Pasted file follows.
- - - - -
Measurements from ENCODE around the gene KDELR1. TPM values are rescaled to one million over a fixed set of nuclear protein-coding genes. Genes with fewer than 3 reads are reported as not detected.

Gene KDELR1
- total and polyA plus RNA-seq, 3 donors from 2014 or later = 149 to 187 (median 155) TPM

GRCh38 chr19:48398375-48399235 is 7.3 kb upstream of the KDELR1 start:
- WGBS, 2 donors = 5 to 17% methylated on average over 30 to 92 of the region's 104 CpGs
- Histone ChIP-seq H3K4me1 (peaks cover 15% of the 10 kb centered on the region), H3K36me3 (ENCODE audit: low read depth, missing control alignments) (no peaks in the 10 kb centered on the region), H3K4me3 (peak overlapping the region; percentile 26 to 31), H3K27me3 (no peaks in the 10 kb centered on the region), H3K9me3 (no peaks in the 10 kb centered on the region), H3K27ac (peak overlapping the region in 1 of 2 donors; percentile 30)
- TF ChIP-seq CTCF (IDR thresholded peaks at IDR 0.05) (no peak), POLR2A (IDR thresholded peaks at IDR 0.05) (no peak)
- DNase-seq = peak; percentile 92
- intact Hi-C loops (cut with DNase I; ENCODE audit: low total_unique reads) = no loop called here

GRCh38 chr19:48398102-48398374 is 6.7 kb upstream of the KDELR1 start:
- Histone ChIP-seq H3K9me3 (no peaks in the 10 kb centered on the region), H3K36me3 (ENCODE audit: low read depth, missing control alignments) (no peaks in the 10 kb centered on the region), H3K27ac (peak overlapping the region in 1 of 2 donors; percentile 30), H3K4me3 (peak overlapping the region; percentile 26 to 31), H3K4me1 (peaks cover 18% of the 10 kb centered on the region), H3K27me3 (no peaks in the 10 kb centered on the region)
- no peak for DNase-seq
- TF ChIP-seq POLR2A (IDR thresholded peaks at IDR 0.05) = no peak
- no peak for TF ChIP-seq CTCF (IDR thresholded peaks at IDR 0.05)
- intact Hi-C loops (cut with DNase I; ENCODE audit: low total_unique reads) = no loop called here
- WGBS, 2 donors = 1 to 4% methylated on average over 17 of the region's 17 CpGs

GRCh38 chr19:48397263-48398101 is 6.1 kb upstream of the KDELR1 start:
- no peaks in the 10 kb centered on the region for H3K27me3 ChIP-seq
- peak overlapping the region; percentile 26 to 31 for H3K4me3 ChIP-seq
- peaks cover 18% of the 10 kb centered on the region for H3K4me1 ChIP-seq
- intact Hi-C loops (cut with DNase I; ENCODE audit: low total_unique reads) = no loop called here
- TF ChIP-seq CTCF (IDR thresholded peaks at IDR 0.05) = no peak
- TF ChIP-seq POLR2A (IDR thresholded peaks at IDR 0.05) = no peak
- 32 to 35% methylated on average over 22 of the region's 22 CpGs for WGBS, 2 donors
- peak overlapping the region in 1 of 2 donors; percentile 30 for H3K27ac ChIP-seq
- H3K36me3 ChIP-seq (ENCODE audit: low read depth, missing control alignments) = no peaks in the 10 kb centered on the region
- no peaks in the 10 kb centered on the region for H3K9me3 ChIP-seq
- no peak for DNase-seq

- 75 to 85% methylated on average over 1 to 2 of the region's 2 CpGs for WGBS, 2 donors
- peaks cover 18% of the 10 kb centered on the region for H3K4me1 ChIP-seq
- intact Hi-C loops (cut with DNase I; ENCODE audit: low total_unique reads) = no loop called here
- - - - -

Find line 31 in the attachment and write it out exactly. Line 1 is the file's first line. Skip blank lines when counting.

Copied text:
- intact Hi-C loops (cut with DNase I; ENCODE audit: low total_unique reads) = no loop called here